• Sun
    February 28, 2007

SSH Cheat Sheet

This is offered for those who want to kick their telnet habit. I also offer a
simple text version, which you can keep in ~/.ssh.

To create an SSH key for an account

srchost$ ssh-keygen -t rsa

This will create id_rsa and id_rsa.pub in
~/.ssh. "-t dsa" can be used instead. You will need an SSH
key if you want to log in to a system without supplying a

To be able to log in to desthost from srchost without a password (as below)

srchost$ ssh desthost

Simply add the contents of
in the form "ssh-rsa AAAkeystringxxx= myusername@srchost".

To enable forwarding of an X-windows session back to your $DISPLAY on

Just use "-X":

srchost$ ssh -X desthost
desthost$ xterm

If I use a different account on desthost (and I want to use a short name
for desthost)

Add something like this:





to srchost:~/.ssh/config

Still Getting Prompted For a Password

If I find that my key is not being recognised on desthost (I still get
prompted for a password), I probably have a premission problem. try this
as the user on desthost:

chmod g-w,o-w .
chmod g=,o= .ssh .ssh/authorized_keys

To allow root logins (but must specify password or have an
authorized_key) on a host

  1. Edit /etc/ssh/sshd_config, change line to
    PermitRootLogin yes

  2. Solaris 9 & earlier:
    # /etc/init.d/sshd restart
  3. Solaris 10 & later:

    # svcadm restart ssh

Here is a patch (will save the originial config file in sshd_config.orig)

/usr/bin/patch -b /etc/ssh/sshd_config << 'EOT'
--- sshd_config.orig Fri Feb 2 11:27:12 2007
+++ sshd_config Fri Feb 23 14:12:24 2007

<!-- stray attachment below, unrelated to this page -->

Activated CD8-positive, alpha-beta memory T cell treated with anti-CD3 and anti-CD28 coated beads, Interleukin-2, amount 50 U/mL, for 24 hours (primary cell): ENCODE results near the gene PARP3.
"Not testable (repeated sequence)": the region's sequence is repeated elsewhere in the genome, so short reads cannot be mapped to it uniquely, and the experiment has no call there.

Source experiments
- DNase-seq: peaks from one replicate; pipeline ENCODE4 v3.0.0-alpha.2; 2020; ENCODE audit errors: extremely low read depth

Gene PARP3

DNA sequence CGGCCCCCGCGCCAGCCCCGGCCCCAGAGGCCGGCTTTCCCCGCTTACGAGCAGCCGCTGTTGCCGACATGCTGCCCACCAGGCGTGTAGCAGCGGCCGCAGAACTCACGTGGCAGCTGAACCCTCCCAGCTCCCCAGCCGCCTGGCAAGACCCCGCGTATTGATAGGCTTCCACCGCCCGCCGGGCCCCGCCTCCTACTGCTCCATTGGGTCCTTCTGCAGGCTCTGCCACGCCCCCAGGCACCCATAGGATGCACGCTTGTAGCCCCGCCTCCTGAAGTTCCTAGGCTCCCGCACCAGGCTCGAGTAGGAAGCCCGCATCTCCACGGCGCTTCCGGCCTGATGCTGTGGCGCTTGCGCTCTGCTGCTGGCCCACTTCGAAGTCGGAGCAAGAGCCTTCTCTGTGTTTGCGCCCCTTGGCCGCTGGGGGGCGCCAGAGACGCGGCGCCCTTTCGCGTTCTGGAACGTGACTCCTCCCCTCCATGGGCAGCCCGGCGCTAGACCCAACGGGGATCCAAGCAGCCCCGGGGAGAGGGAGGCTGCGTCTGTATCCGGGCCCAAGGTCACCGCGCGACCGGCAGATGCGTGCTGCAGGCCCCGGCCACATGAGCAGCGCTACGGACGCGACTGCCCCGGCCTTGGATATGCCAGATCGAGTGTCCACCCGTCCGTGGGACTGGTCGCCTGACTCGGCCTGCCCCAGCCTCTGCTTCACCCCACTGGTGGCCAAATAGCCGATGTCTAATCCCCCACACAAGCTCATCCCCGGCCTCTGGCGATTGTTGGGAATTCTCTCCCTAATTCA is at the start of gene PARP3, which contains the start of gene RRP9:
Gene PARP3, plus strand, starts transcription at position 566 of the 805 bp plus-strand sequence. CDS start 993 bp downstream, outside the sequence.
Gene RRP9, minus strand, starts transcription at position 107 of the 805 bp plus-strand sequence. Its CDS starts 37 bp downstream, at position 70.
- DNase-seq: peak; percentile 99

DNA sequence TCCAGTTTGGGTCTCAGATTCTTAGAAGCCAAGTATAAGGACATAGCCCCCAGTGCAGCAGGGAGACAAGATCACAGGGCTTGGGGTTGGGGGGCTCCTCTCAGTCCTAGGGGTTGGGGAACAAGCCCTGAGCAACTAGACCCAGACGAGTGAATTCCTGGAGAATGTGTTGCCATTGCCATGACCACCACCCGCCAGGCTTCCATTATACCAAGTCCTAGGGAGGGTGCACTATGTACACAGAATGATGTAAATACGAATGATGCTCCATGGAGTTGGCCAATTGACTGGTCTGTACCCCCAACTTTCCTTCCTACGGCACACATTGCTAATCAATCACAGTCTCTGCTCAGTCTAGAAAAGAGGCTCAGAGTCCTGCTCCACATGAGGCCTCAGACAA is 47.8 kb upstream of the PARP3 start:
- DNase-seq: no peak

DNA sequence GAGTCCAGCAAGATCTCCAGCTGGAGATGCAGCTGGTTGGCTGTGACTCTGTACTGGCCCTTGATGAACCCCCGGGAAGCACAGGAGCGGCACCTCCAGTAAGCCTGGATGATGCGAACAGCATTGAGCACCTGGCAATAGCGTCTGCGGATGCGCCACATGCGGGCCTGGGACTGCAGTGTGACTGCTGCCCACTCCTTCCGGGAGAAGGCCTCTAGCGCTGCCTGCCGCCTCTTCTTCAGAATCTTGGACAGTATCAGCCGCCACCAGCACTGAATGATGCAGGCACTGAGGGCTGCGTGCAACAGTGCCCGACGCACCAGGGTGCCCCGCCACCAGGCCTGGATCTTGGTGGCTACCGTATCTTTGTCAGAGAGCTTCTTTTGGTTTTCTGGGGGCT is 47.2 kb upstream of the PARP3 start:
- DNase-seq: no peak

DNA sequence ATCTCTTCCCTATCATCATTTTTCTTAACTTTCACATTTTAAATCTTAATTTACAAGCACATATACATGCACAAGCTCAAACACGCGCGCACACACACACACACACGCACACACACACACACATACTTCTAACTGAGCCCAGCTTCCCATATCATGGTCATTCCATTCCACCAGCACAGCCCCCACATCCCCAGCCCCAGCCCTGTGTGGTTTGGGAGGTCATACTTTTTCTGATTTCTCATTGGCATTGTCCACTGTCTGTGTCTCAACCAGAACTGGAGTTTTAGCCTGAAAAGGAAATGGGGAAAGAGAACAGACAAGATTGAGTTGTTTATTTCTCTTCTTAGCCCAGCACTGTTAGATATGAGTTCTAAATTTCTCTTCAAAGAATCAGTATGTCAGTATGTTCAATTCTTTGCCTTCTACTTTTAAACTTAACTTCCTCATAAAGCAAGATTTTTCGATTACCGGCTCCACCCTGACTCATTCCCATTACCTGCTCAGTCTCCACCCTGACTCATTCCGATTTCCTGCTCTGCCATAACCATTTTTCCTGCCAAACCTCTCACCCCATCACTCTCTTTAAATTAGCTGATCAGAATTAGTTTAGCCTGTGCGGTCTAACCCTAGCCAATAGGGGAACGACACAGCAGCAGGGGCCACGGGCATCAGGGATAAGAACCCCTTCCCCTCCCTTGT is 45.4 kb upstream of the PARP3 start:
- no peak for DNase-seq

@@ -129,7 +129,8 @@
# Note that sshd uses pam_authenticate(3PAM) so the root (or any other) user
# maybe denied access by a PAM module regardless of this setting.
# Valid options are yes, without-password, no.
-PermitRootLogin no
+#PermitRootLogin no
+PermitRootLogin yes
# sftp subsystem
Subsystem sftp /usr/lib/ssh/sftp-server

Host Key Has Changed

Reconfigure of desthost - this happens when you (re-)install Solaris.
You can avoid it by restoring /etc/ssh/ssh_host_\*_key\*. Otherwise:

bash$ ssh katie
Someone could be eavesdropping on you right now(man-in-the-middle attack)
It is also possible that the RSA host key has been changed.
The fingerprint for the RSA key sent by the remote host is
md5 8e:c4:53:93:64:5b:2d:b4:f8:e9:a8:9c:d9:95:4a:70.
Please contact your system administrator.
Add correct host key in /home/tc35445/.ssh/known_hosts
Offending key is entry 3 in /home/tc35445/.ssh/known_hosts
RSA host key for katie has changed and you have requested strict checking.

Solution - remove the "katie" entry in ~/.ssh/known_hosts and
log-in again - ssh will put a new host key in for you.

Join the discussion

Comments ( 1 )
  • Dick Davies Wednesday, February 28, 2007
    If you want to login as root using DSA/RSA keys, then use the
    PermitRootLogin without-password
    instead. This allows key logins but not password logins, so the account can't be brute forced.
    ANd 'man ssh-agent' when you get a chance, makes managing rsa passwords much much easier.
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